Can Hindus Self-Govern Competitively?

Indian Reality and Rigid Orthodoxy

Those who adopt the orthodox posture rigidly (with ridiculous claims like Hindus should not live outside India) also condemn all attempts to professionalize the governance of Hindu institutions. But they must note that Indian laws require compliance with regulations pertaining to trusts, societies and associations. And that these laws are based almost entirely on Western corporate rules of governance which originated nowhere else but in the Church. In other words, whether we like it or not, it is not Dharmashastras or Arthashastras that provide the legal methods for governance in India.

Besides, there is much our gurus can learn from modern corporate governance, and our tradition has a long history of assimilating new ideas from everywhere and adapting itself. Manu himself said that smritis are meant to be revised and rewritten for each period of time and each new context. Parroting old smritis (such as the recent condemnations of Hindus based outside India) might serve narrow selfish interests, but this fossilized approach is not how dharma has functioned for many millennia. There is a clear history of dharma that shows change and evolution, many trial and error approaches, speculative writings and debates, and so forth.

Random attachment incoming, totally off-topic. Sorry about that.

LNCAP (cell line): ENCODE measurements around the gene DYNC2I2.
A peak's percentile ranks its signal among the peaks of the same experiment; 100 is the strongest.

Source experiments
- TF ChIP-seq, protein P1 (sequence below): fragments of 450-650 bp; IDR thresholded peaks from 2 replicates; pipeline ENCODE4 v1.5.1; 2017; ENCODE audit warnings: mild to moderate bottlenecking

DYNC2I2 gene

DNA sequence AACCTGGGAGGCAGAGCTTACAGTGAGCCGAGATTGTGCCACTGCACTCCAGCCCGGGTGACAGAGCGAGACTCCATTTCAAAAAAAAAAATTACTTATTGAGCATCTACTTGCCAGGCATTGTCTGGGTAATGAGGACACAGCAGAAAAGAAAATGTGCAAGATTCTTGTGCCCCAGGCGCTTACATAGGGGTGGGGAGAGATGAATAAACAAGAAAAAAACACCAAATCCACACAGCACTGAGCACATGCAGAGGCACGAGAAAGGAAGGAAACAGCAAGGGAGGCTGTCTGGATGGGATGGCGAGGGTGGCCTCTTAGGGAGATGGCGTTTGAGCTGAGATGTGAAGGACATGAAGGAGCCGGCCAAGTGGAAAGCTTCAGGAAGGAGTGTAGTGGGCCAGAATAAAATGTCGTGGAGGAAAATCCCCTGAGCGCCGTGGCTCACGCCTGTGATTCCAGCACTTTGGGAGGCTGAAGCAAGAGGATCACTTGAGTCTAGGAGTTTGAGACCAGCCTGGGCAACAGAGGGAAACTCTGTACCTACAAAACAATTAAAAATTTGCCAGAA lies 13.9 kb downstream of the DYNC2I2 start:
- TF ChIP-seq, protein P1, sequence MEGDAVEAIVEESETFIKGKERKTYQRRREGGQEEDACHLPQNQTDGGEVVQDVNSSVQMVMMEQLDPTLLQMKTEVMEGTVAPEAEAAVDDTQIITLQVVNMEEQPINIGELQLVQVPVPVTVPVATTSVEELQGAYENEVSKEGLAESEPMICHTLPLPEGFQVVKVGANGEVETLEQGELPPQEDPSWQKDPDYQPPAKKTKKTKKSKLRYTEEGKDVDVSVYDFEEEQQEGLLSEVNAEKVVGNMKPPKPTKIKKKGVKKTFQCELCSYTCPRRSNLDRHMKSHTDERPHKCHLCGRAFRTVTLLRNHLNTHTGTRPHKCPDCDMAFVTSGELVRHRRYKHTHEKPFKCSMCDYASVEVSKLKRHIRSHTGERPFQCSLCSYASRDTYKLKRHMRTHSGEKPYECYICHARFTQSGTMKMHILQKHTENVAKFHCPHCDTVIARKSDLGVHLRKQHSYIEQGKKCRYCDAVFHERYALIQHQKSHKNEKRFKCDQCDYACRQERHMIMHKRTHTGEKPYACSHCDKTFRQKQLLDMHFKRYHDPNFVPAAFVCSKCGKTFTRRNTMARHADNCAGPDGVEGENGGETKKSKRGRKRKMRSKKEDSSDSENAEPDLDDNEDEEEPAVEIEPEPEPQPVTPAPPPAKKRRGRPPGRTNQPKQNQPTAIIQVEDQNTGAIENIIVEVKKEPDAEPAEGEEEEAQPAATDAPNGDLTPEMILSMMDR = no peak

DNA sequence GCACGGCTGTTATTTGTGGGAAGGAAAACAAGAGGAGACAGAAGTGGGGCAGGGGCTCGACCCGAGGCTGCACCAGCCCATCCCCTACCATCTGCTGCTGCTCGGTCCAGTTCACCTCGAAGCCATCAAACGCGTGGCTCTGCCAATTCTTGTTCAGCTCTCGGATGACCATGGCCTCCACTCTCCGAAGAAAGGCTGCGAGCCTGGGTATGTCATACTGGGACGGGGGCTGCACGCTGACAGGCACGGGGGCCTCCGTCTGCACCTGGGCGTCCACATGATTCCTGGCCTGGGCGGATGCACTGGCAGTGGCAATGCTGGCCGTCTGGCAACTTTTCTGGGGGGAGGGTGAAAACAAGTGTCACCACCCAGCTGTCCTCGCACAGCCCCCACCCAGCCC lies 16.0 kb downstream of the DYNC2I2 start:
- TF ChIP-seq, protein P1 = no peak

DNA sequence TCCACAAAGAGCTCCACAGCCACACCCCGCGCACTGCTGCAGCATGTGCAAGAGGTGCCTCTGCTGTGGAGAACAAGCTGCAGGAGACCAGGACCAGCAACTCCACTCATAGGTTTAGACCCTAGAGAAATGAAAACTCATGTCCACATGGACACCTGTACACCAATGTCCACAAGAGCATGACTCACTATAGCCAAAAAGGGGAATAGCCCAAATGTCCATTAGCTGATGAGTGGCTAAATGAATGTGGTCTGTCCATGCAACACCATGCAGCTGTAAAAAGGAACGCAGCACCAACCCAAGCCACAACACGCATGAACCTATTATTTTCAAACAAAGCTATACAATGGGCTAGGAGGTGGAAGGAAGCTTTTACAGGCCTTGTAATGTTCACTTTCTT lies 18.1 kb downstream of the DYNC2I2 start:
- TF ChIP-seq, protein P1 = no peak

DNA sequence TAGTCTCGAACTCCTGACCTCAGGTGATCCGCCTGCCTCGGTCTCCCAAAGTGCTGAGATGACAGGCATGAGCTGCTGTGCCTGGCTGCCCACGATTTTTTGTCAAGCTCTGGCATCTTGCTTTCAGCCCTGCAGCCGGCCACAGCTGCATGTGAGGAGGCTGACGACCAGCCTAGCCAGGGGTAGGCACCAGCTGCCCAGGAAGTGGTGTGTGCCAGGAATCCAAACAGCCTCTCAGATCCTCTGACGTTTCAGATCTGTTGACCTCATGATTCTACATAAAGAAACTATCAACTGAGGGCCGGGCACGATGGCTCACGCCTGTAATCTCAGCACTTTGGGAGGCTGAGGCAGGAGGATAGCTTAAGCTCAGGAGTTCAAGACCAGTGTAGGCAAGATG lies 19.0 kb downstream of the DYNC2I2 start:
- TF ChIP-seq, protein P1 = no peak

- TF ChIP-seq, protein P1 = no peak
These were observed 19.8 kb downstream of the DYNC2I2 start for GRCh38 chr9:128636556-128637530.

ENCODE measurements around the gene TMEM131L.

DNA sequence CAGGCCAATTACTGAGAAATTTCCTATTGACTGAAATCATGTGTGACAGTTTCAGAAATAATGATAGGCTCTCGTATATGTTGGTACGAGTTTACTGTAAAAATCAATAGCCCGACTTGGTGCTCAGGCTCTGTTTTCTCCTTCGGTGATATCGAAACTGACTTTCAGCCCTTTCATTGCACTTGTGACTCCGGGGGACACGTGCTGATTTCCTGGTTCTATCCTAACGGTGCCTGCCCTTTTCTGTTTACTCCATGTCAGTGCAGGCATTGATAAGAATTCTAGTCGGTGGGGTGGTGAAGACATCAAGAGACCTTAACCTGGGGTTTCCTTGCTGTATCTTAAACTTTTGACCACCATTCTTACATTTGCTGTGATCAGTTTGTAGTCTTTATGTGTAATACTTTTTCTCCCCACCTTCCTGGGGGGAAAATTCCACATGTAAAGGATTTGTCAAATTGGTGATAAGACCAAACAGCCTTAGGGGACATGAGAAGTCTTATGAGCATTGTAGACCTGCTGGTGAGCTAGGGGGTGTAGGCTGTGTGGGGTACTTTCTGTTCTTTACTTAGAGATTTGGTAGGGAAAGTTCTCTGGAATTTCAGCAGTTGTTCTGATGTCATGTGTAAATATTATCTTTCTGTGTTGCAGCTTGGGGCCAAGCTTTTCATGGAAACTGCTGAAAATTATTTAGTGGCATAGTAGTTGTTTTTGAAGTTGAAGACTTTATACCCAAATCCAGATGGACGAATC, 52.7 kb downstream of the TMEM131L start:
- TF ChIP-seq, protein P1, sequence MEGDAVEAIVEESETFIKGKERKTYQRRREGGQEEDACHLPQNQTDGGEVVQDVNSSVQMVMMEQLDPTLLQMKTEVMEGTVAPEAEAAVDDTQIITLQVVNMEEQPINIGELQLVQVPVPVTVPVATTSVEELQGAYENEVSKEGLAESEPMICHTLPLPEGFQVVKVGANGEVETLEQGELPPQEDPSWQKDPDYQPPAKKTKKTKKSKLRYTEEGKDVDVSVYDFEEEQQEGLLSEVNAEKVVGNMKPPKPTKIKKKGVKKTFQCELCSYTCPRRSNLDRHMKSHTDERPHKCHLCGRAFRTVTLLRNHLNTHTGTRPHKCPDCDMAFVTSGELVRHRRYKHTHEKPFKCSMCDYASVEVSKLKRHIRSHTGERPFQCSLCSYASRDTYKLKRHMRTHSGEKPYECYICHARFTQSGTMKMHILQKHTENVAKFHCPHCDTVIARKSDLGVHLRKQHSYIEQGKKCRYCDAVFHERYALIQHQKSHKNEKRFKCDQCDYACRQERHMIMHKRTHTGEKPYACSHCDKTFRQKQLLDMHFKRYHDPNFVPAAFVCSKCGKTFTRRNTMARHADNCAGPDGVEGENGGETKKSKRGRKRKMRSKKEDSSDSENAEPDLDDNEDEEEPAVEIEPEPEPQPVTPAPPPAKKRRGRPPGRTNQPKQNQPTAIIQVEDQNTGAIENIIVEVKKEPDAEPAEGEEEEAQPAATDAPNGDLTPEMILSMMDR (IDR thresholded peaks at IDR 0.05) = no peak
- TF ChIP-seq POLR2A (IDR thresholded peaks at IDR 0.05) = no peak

The scandal of SN provided an opportunity to test how Hindus might collectively respond in crisis management, and what mechanisms and institutions they might have along the lines of the World Council of Churches and various other bodies that other world religions have developed. Could a Hindu body be brought in to play a responsible role, either an institution or a panel of elders, such that there would be fair play by the system and not unchecked prosecution by an utterly biased and corrupt media? This role would not be in lieu of courts but alongside them, as a sort of voice of authenticity adding objectivity and analysis in support of the legal due process.

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